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There's something missing in 'The Hobbit' that a lot of people didn't notice at first.

The worst part? We perpetuate this cycle without even knowing that we're doing it.

There's something missing in 'The Hobbit' that a lot of people didn't notice at first.

Patrick Rothfuss is a fantasy author best known for his series "The Kingkiller Chronicle."

He's also pretty well-known for generally being a badass bringer of real talk. Case in point: During a Q&A at a pop culture event in Chicago, he was asked the following question:

"What would you change about fantasy?"


"We have huge problems with how we portray women." YES.
The best part is, when he said this, the crowd went wild. In a good way.

#NotAllPrincesses. But OK, point taken.

Ugh, worst endless cycle ever.

And this is where he takes on Tolkien:

Tauriel, played by Evangeline Lilly in "The Hobbit" movies, does not exist in the book.


Excellent use of the word "vomit" here. 10/10 would use "vomit" again.

Rothfuss hit the nail on the head: Until an author purposely counteracts the fact that many fantasy stories (weirdly) don't feature female characters, the pattern is pretty boring and predictable. Not to mention sexist.

And, like he says, most authors don't even realize they're perpetuating it. But they do have the power to change it.

Don't miss the full recording of his answer below. My favorite part is where he admits to having written a fantasy novel in high school that didn't have a single female character. "Not even a serving girl. No one even thinks about their mom."

Think it's safe to say Rothfuss has since learned from that mistake? I'd say so.

FACT CHECK TIME!

  • Just to be extra-super-duper clear, we're talking about "The Hobbit" the book.
  • I wasn't sure I believed that there were no women in "The Hobbit" — I mean, I had never noticed that before ... surely there had to be someone. So I looked it up. And I found that there are three female characters mentioned in "The Hobbit": Bilbo's mother (Belladonna Took), the unnamed mother of Fili and Kili, and the unnamed wife of Girion of Dale. None of these female characters have active roles; they simply provide connections between other (male) characters.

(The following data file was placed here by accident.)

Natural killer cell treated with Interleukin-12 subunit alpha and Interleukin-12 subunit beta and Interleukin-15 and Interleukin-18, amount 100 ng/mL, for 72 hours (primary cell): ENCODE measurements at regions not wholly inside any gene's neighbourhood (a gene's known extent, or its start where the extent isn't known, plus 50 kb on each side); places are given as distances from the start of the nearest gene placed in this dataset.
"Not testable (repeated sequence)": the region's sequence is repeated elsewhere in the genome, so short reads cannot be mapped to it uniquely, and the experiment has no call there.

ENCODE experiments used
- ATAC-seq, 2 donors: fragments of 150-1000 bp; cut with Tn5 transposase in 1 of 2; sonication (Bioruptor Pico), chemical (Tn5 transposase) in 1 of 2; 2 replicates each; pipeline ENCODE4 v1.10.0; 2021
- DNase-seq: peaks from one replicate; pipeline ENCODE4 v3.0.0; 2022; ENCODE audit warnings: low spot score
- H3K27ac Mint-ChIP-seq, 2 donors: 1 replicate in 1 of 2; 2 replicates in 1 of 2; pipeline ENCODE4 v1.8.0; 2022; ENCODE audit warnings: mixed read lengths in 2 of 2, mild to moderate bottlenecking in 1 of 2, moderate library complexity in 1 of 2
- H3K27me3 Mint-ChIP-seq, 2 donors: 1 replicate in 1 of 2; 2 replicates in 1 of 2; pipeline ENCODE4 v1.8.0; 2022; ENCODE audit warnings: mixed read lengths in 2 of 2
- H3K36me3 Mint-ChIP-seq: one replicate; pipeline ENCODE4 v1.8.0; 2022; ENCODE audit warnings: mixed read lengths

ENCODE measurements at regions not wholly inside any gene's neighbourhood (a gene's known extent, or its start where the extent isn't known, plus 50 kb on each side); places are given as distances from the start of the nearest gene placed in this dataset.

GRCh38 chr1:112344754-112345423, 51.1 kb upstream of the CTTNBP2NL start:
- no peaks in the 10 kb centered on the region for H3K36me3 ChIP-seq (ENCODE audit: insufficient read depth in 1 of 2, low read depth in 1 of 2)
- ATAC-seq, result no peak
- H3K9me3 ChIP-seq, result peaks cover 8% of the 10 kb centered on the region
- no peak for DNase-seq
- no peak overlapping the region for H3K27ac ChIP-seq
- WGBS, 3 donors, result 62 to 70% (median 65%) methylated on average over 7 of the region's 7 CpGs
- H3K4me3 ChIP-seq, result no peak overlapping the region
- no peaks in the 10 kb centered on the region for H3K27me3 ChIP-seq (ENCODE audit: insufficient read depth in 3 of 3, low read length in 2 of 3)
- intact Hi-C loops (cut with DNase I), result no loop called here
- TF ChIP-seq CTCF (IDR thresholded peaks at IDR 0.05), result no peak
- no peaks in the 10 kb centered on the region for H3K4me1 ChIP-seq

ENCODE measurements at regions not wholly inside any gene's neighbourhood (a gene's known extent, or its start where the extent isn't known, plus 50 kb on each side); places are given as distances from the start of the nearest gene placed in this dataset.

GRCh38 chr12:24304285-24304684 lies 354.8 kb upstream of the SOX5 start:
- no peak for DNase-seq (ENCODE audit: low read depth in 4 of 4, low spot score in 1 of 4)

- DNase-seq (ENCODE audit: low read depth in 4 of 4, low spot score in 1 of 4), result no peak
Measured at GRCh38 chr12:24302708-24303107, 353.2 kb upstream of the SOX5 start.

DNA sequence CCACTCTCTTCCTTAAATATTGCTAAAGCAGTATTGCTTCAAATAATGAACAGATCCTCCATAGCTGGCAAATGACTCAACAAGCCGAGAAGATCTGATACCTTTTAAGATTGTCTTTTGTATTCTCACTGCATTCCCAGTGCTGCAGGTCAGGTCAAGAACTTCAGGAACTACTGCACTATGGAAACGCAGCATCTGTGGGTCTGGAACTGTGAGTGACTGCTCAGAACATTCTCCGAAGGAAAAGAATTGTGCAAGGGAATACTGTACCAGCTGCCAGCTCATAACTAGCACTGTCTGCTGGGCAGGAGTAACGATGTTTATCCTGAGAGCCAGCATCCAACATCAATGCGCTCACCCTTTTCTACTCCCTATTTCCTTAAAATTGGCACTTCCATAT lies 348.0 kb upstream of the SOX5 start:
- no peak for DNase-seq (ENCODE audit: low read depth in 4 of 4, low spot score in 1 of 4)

• There may be mentions of other female characters, but they definitely don't get names or actual roles. And besides, if we're gonna get caught up in arguing the details of how many daughters Old Took may or may not have had ... then we're kind of missing the point.

Jimmy Fallon #MyFamilyIsWeird.

It’s that time of year again, the holiday season is when we get the pleasure of spending way more time than we’re used to with our families. For those of us who’ve moved away from our immediate families, the holidays are a great time to reacquaint ourselves with old traditions and to realize that some of them may be a little strange.

Every family seems to have its own brand of weirdness. In fact, I wouldn’t trust anyone who says that their family is completely normal.

On November 18, “The Tonight Show” host Jimmy Fallon gave everyone a reason to celebrate their unique families by asking them to share their favorite stories under #MyFamilyIsWeird. The responses were everything from odd holiday traditions to family members that may have a screw (or two!) loose.

Here are 17 of the funniest responses.

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via TM on music / Twitter

This article originally appeared on 4.10.20 via The Conversation


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In a press release on April 10, 1970 for his first solo album, "McCartney," he leaked his intention to leave. In doing so, he shocked his three bandmates.

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Cayce LaCorte explains why virginity doesn't exist.

The concept of virginity is a very loaded issue in American culture. If a woman loses hers when she's too young she can be slut-shamed. If a man remains a virgin for too long, he can be bullied for not being manly enough.

There is also a whole slew of religious mind games associated with virginity that can give people some serious psychological problems associated with sex.

Losing one's virginity has also been blown up way beyond proportion. It's often believed that it's a magical experience—it's usually not. Or that after having sex for the first time people can really start to enjoy living life—not the case.

What if we just dropped all of the stigmas surrounding virginity and instead, replaced them with healthy attitudes toward sex and relationships?

Writer Cayce LaCorte is going viral on TikTok for the simple way she's taught her five daughters to think about virginity. They don't have to. LaCorte shared her parenting ideas on TikTok in response to mom-influencer Nevada Shareef's question: "Name something about the way you raised your kids that people think is weird but you think is healthy."

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